According to Reuters, the Environmental Protection Agency announced today that greenhouse gas emissions in the U.S. increased 3.2 percent in 2010 over the previous year, most likely due to economic growth in the country and electricity demands during the stifling summer.
Here are some facts about greenhouse gas emissions in the U.S. and steps being taken to reduce its emission levels.
* Fossil fuel combustion contributes to a major portion of greenhouse gas emissions and in 2010 it contributed about 5.4 billion tons out of the 6.8 billion tons of total greenhouse gas emissions, according to the EPA's "Trends in Greenhouse Gas Emissions" report.
* Methane, nitrous oxide, hydrofluorocarbons, fluorocarbons, sulfur hexafluoride, and carbon dioxide are considered greenhouse gases, but carbon dioxide makes up nearly 84 percent of total greenhouse gas emissions in the U.S.
* The Energy Information Administration noted that from 1990 to 2009, greenhouse gas emissions in the U.S. grew by about 0.4 percent per year and the U.S. accounts for about 20 percent of the world's total energy related carbon dioxide emissions.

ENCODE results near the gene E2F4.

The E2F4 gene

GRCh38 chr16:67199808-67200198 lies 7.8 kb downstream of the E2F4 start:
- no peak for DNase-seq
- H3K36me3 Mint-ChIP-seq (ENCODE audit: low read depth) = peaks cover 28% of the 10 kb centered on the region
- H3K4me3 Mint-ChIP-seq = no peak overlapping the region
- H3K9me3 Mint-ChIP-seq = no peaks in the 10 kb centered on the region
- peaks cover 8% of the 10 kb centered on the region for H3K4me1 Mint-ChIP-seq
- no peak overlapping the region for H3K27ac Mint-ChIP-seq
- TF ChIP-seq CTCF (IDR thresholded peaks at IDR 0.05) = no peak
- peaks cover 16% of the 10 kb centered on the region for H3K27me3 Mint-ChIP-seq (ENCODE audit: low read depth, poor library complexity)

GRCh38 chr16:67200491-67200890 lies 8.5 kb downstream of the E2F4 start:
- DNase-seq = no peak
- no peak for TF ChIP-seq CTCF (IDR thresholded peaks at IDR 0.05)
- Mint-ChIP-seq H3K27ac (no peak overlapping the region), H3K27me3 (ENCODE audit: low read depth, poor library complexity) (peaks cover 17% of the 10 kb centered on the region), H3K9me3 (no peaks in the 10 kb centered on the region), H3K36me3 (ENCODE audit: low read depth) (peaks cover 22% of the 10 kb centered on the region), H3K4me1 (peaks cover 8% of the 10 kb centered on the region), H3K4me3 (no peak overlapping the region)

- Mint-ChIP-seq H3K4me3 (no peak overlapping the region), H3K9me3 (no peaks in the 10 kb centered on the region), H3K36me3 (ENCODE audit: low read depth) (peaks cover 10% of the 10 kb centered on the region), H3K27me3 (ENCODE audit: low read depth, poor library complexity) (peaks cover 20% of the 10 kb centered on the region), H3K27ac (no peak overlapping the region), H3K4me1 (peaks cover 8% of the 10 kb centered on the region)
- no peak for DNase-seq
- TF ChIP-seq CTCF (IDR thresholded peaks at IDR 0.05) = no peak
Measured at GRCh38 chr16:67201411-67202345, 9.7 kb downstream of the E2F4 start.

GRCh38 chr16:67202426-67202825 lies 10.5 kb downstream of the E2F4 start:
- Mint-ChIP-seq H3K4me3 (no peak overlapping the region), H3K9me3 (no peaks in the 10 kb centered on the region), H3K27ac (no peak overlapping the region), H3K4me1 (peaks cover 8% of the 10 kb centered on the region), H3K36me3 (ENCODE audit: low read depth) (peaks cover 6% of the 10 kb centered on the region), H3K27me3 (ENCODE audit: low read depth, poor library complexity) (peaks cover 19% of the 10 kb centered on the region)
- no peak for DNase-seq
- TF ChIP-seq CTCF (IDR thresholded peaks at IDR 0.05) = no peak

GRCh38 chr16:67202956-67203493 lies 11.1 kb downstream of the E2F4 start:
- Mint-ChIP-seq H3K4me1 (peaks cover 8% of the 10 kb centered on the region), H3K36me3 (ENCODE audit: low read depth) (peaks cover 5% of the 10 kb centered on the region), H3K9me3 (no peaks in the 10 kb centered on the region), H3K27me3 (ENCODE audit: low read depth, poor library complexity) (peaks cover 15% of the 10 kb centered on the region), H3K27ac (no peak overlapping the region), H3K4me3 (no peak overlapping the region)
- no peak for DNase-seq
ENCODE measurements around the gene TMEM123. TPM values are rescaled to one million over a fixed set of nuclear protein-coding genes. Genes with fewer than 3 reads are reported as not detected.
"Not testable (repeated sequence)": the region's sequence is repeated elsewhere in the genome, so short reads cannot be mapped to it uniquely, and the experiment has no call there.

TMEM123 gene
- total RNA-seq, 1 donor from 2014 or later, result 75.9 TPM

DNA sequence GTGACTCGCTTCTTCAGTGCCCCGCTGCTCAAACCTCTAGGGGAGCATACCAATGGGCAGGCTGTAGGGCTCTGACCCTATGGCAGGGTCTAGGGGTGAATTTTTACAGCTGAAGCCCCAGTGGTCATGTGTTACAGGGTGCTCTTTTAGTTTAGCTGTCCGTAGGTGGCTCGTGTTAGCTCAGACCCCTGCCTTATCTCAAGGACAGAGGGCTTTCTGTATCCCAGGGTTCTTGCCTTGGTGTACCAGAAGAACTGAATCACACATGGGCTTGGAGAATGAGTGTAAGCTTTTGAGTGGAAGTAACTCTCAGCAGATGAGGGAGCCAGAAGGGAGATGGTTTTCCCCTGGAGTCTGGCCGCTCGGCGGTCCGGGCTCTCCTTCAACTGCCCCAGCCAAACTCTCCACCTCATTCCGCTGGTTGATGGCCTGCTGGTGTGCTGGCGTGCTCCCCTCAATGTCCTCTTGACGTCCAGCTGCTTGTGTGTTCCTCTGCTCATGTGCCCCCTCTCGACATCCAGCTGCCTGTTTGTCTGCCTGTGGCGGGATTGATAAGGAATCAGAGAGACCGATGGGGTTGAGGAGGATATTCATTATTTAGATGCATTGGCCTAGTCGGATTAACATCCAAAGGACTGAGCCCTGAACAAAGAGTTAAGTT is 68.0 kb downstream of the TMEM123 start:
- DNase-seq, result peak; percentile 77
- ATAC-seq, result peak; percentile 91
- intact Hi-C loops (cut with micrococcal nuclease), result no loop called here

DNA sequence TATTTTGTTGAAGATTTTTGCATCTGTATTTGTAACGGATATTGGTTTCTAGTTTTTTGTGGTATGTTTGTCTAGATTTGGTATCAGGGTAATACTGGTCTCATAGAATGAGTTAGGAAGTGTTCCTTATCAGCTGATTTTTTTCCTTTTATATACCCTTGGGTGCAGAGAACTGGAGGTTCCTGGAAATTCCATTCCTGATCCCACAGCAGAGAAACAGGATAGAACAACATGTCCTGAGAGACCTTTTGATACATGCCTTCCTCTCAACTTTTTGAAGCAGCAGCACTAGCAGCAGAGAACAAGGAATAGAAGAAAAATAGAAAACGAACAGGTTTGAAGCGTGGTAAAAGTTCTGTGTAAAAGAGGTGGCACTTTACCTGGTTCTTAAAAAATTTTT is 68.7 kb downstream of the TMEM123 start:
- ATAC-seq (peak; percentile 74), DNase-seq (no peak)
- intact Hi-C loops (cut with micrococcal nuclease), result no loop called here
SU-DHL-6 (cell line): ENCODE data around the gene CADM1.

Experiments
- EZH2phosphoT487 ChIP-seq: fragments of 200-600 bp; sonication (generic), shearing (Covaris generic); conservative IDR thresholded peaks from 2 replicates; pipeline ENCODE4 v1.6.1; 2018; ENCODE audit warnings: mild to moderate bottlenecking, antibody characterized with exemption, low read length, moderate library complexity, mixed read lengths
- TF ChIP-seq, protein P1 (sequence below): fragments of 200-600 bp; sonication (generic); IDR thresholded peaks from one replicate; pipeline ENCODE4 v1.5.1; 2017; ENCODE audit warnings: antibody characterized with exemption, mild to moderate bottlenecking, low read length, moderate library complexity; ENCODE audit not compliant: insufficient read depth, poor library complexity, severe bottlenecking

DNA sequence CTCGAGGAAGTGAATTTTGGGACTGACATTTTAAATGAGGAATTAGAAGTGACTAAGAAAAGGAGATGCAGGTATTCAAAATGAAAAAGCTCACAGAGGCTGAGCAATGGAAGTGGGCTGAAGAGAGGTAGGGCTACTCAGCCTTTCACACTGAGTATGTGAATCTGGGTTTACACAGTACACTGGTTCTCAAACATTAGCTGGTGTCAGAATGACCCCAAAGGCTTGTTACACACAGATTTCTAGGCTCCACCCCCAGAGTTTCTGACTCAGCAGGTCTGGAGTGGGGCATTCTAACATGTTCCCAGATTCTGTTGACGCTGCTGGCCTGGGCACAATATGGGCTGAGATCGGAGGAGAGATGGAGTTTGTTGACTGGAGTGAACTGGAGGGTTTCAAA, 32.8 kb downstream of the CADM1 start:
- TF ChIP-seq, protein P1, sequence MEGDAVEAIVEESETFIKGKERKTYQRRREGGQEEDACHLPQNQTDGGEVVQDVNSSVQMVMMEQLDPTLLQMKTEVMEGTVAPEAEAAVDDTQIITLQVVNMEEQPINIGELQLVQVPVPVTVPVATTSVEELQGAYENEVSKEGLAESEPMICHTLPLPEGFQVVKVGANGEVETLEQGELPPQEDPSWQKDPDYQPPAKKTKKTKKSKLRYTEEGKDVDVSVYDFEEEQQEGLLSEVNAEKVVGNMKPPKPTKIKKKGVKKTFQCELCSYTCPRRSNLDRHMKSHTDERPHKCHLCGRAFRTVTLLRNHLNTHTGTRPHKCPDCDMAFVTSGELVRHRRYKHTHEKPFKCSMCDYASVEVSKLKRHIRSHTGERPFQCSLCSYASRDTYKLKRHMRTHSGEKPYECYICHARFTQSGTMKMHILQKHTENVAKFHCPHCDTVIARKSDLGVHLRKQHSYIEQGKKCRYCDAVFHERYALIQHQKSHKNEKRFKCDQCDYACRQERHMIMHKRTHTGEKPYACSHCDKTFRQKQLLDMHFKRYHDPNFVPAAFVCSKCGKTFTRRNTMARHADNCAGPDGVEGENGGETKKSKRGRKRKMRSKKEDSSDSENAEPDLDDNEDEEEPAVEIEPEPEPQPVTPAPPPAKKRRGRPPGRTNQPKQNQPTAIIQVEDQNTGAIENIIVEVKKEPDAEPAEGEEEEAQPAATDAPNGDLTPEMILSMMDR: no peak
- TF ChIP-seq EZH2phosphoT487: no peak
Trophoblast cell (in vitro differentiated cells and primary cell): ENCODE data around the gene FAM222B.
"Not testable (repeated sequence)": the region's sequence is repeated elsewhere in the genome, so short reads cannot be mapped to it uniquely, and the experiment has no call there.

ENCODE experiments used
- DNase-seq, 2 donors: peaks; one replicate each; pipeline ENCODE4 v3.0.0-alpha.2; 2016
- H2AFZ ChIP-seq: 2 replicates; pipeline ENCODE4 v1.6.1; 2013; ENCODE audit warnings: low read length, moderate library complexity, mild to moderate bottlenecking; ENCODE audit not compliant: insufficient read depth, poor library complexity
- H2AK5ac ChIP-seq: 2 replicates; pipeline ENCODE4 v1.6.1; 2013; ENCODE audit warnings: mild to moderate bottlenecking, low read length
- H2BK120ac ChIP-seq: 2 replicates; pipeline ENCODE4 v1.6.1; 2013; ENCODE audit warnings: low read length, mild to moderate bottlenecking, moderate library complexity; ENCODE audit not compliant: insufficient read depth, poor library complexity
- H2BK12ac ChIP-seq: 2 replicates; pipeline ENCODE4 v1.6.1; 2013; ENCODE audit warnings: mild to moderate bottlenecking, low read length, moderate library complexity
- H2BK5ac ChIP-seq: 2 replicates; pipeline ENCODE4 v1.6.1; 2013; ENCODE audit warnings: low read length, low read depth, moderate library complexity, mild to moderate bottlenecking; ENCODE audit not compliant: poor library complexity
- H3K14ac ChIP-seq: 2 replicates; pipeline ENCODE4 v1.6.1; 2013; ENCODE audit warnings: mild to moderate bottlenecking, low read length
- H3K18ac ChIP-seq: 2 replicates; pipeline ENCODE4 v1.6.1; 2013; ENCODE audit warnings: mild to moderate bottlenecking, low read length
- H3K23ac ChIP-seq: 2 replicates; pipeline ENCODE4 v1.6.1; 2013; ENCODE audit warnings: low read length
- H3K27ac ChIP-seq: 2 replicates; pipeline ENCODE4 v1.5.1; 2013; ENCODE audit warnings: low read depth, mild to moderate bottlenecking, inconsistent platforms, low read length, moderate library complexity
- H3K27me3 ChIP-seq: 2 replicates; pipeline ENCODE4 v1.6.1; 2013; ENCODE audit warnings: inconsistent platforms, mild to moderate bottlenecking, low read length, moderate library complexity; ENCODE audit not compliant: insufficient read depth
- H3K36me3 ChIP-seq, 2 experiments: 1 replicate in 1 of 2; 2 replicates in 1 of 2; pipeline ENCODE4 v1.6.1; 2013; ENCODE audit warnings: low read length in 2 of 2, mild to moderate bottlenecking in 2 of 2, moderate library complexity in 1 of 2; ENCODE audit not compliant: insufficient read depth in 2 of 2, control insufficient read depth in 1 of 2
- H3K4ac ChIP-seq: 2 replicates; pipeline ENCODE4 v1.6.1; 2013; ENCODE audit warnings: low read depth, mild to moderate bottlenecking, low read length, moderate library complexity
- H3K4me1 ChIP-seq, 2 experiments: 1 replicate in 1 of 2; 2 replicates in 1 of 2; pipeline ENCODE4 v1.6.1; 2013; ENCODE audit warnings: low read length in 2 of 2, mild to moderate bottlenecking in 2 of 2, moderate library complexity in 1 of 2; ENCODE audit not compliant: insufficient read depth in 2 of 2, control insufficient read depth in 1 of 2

* The Houston Chronicle reported Texas emits more greenhouse gases, approximately 294 million tons in 2010, than any other state in the country and Texas' emissions are more than Pennsylvania and Florida, the second and third place emitters, combined.
* Texas' ranking is associated with its large number of coal-fired power plants and oil refineries that provide services and oil to the rest of the country.
* Two years ago, President Barack Obama pledged the federal government would reduce its emissions by 28 percent by the year 2020, noted the Huffington Post.
* The president's commitment came after his administration delivered a nonbinding vow to other countries that the U.S. would in fact reduce its overall greenhouse gas emissions by 2020, which came as part of the United Nation's Framework Convention on Climate Change.
* Another article from Reuters added that the White House's 2013 budget proposal includes $27.2 billion for the Department of Energy, including $2.3 billion for researching and developing energy efficient technologies, advanced vehicles and biofuels.
* The proposed DOE budget increase details a 30 percent increase in funding for clean energy research when compared to the previous fiscal year.
Rachel Bogart provides an in-depth look at current environmental issues and local Chicago news stories. As a college student from the Chicago suburbs pursuing two science degrees, she applies her knowledge and passion to both topics to garner further public awareness.